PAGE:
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Carrying Out Final Wishes

Timeline of estate administration, Part 2

Last week we reviewed the timeline of estate administration in the days and weeks following the death of the decedent. Today, we pick up the timeline where we left off — several weeks after the person's demise.

By this point, the estate administrator should have arranged a meeting with all heirs and estate beneficiaries. In the event that these persons or entities live or are located in distant areas, contact should have been initiated via letter, telephone or video conferencing software like Skype.

The estate administrator is responsible for filing and managing all legal actions for the estate. Sometimes this can include providing a legal defence for the estate in the event that claims are filed against it. If such is the case, the estate administrator will need to retain legal counsel to defend any allegations that can diminish the value of the estate.

Even if there are no legal claims made against the estate, the administrator must still advertise for any creditors to come forth with legitimate claims against the decedent's estate. All valid claims should be paid out or satisfactorily negotiated if there is a dispute.

If the decedent had any life insurance policies, the estate administrator may need to collect the proceeds for the heirs. He or she must also arrange to transfer any assets that are separate from the estate itself. These might include real estate, joint tenancy accounts and registered investments.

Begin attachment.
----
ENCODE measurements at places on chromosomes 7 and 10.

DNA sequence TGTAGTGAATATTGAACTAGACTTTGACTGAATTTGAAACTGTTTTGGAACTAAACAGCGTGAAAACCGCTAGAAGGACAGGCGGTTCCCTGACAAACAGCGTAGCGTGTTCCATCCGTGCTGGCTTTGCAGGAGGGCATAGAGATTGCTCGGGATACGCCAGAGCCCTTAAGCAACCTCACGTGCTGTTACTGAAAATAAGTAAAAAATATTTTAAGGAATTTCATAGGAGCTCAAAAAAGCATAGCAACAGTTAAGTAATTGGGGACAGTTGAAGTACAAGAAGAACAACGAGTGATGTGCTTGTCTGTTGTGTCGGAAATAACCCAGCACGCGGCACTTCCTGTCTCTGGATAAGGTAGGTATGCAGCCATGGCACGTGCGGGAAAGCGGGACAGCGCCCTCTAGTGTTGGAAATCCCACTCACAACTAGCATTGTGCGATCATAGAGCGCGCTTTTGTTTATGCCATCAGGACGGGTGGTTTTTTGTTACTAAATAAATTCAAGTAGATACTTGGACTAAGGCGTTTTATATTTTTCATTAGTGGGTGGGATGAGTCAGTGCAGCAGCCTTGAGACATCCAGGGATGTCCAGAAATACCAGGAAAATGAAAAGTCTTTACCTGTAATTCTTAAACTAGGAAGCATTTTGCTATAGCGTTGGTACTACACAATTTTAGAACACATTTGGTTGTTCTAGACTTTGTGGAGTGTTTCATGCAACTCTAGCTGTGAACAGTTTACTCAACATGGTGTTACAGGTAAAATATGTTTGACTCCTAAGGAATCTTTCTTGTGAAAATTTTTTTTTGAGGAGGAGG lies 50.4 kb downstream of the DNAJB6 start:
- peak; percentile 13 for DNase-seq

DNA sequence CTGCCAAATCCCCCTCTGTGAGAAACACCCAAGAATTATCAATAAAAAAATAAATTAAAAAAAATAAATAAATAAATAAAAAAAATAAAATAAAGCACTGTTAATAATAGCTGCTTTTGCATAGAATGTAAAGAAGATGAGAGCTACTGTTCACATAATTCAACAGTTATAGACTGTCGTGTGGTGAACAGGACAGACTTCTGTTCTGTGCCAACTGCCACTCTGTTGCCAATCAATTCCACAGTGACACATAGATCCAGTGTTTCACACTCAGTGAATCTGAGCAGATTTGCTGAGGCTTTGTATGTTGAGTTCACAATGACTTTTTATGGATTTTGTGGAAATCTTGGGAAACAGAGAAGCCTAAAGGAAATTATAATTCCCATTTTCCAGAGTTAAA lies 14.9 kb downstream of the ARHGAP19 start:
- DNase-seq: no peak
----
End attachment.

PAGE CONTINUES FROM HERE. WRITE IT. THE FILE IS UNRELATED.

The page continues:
As the weeks turn into months, estate administrators often discover that the flurry of activity diminishes. Yet there are still tasks to be handled. Estate administrators must maintain meticulous records of all transactions involving the estate and its assets, including the sale or transference of any property.

Sometimes in addition to paying off creditors, an administrator must also collect debts owed to the decedent at the time of his or her death. All claims made against the estate must be adjudicated. A final tax return must be filed on the estate, and the administrator is responsible for obtaining a tax clearance certificate.

Any behests listed in the will must be honoured and the assets distributed to heirs, trusts and charities.

When all of these tasks are complete, the administrator must get beneficiaries to sign releases. An executor's fee may be claimed at that time for services rendered.

Source: Retire Happy, "Duties of an executor – an executor’s checklist," Jim Yih, accessed July 22, 2016

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